COLUMBUS, Ohio — Maneuvering has begun among Ohio House Republicans to pick a new leader following this week’s arrest of House Speaker Larry Householder in what federal officials have described as the largest corruption case in state history.
At least two candidates have emerged as possible replacements for Householder as speaker. One is Bob Cupp, a former Ohio Supreme justice from Lima who has served in the Ohio House since 2015. He has the backing of state Reps. Gary Scherer, of Pickaway County and Phil Plummer, of Montgomery County, who say they are seeking to “draft” him for the position.
His backers say Cupp is a well-respected figure within the caucus who is above reproach and not regarded as a political operator.
In an interview, Scherer said fair or not, there is a “taint” associated with current leadership following Householder’s arrest.
“We’ve got good people that are in leadership now, but with a fresh look, a fresh leader, I think the quicker we do that the better.”
Another potential candidate is state Rep. Rick Carfagna, a Delaware County Republican. Carfagna, in office since 2017, said in a Thursday interview he’s giving “serious consideration” to seeking the job, and said he has heard from people who have encouraged him to run.
“I think most of my colleagues agree that the first thing we have to do is restore integrity to House leadership and do what we can to restore public confidence,” he said. “Not only in the House, but in government service overall.”
Other members have been said to express interest privately in the seat, including state Reps. Scott Lipps, of Franklin and Craig Riedel, of Defiance.
Gov. Mike DeWine repeated a call Thursday for House members to act quickly to replace Householder. He’s previously called for Householder to resign, saying Householder cannot serve in the position effectively as he’s facing up to 20 years in prison over what federal prosecutors have described as a $60 million bribery scheme to pass House Bill 6, the $1 billion nuclear bailout bill.
As a condition of this release from jail this week, Householder was ordered to not have contact with any potential witnesses in his case, which conceivably could apply to any member of the legislature.
“The people’s business must be done and so I urge my friends in the legislature to very vigorously look at that and try to move as quickly as they can,” DeWine, a Republican, said Thursday.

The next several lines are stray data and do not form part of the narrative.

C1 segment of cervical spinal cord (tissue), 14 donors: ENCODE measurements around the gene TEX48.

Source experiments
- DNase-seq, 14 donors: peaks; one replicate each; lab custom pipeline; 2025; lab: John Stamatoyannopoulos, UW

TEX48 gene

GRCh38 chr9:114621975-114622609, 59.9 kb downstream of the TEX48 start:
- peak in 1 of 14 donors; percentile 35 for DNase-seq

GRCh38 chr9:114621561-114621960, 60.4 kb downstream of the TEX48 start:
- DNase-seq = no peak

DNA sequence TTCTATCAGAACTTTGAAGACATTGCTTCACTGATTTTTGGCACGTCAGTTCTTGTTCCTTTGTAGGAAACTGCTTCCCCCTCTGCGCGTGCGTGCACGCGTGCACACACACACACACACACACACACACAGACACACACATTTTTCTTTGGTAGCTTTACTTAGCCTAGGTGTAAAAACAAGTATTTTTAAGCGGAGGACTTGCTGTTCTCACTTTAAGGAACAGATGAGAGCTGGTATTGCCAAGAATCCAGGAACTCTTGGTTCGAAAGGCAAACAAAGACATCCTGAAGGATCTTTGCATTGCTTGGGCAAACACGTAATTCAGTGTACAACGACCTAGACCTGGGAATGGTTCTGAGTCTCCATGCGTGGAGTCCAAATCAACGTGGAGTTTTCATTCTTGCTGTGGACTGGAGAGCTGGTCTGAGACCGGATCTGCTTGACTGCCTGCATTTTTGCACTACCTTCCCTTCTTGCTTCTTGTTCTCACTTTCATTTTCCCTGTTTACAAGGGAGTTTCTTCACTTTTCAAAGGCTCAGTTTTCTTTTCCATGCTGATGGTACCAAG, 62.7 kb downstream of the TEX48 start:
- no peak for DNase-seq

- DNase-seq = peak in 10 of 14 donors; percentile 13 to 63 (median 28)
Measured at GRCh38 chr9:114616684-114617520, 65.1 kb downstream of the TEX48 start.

The House is not scheduled to meet again for months. But DeWine could call a special session under the Ohio Constitution, according to state Attorney General Dave Yost.
House Republicans initially had considered meeting Friday to informally discuss picking a new leader. But House members say they’re now looking at next week, as soon as Tuesday.
The chamber has been paralyzed following the Tuesday arrest of Householder, one of the state’s most powerful politicians who had seemed firmly entrenched in his position. The night of the arrest, Householder’s leadership team issued a statement saying they were reviewing the allegations against him. Since then, some of them have joined the mounting calls for Householder to step down.
Discomfort has set in among Republicans, as concern has mounted about the state of the House GOP caucus’ campaign funds for the upcoming legislative races this November. Householder closely controlled fundraising and the distribution of campaign funds, which were depleted following a primary earlier this year that was extended an additional six weeks due to the coronavirus pandemic. It’s unclear what funds are available, what might be frozen and what might be associated with allegations contained within the investigation. Householder’s top political aide who saw legislative campaigns, Jeff Longstreth, also was arrested this week.
After a court appearance Tuesday, Householder told reporters he would not resign. But he can be expelled through a provision in the Ohio Constitution with a two-thirds vote. They could also simply remove him from his leadership position with a majority vote.
Even before news broke this week of the FBI investigation, the House had been harshly divided along party lines in recent weeks amid the coronavirus pandemic and an increased national focus on racial inequality amid a widespread protest movement.
A letter from Scherer and Plummer distributed Thursday floating Cupp’s candidacy said there will be a change in leadership soon, one way or another.
“As we do that, we need to be honest with ourselves and recognize that all has not been well inside the Republican Caucus for some time,” reads the letter, obtained by cleveland.com. “Householder was not the only recent Speaker to misuse the office or to disrespect, bully or even threaten members who in good conscience dissented from one or another policy decision or leadership vote.”
Scherer said he doesn’t expect Republicans will need to reach out to Democrats to break a tie, as they did during the bitterly contested battle that saw Householder ascend to the position in January 2019.
He said he and Plummer have spoken with around a dozen members each, and believe the reception for Cupp has been positive.
“I’m term limited myself, but I want to see the future of our House come together,” he said. “We’ve been fractured not only left to right, party wise. But within our own caucus.”